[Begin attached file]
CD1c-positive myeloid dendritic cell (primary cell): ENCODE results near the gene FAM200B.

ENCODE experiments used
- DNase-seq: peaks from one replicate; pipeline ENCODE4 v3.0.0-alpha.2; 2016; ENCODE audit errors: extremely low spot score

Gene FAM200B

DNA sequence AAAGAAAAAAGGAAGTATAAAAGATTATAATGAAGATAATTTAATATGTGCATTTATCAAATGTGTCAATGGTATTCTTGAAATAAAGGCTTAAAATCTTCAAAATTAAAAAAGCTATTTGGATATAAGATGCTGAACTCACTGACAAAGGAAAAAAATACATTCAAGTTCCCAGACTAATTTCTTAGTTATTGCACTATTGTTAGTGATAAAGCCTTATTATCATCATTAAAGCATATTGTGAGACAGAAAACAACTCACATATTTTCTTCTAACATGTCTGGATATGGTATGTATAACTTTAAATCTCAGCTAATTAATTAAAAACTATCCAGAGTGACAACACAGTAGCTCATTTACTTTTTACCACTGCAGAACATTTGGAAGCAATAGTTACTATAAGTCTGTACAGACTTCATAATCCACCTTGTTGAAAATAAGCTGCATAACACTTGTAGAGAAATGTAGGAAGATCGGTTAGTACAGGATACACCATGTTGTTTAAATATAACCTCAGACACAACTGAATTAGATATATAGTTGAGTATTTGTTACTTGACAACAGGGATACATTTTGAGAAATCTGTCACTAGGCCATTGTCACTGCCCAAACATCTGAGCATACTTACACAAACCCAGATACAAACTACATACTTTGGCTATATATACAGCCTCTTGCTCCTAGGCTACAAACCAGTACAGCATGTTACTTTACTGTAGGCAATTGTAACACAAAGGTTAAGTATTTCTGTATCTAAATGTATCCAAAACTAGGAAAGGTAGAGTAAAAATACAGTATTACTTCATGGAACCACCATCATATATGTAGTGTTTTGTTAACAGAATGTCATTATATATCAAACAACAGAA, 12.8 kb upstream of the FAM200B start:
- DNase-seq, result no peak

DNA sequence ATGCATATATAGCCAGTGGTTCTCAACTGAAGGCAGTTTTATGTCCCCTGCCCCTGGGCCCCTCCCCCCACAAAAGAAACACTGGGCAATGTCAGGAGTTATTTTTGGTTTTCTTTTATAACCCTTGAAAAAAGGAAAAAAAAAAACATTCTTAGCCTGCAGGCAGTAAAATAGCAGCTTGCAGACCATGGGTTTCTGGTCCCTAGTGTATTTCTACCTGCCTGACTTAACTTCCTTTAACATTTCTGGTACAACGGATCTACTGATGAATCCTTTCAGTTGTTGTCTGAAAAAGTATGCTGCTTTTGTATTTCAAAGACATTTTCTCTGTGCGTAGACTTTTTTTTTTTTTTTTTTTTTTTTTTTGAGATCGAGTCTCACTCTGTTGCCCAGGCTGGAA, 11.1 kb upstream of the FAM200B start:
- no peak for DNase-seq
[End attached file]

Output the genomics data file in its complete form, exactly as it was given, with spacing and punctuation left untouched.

CD1c-positive myeloid dendritic cell (primary cell): ENCODE results near the gene FAM200B.

ENCODE experiments used
- DNase-seq: peaks from one replicate; pipeline ENCODE4 v3.0.0-alpha.2; 2016; ENCODE audit errors: extremely low spot score

Gene FAM200B

DNA sequence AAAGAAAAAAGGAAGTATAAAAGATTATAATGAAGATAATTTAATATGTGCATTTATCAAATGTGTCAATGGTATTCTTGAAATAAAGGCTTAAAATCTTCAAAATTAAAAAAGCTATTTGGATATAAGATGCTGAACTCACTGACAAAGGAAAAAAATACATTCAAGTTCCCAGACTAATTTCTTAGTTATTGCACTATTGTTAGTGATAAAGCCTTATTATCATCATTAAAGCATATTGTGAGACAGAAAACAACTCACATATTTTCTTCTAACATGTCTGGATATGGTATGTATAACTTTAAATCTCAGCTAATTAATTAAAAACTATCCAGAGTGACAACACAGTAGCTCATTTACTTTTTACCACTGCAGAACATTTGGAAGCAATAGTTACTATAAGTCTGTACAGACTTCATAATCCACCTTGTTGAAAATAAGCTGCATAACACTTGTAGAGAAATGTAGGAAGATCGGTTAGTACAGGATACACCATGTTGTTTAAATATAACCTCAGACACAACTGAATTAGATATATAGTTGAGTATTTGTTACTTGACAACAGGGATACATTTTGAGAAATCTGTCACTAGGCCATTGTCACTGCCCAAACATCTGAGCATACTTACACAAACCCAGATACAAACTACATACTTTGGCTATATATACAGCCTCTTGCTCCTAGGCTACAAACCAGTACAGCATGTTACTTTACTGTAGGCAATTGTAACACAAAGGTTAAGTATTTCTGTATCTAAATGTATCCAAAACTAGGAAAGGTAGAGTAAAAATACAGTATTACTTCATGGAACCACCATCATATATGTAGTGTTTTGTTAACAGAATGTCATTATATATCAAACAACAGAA, 12.8 kb upstream of the FAM200B start:
- DNase-seq, result no peak

DNA sequence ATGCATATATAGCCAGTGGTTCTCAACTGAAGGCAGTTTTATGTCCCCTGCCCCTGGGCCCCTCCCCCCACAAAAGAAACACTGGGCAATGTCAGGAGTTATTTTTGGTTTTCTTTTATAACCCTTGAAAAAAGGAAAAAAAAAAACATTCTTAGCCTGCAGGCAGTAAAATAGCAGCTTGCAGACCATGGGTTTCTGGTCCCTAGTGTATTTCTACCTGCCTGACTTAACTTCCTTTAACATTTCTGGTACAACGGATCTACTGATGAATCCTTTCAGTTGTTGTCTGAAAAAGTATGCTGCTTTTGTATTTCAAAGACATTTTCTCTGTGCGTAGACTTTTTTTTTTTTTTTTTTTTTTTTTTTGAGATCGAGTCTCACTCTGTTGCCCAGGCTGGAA, 11.1 kb upstream of the FAM200B start:
- no peak for DNase-seq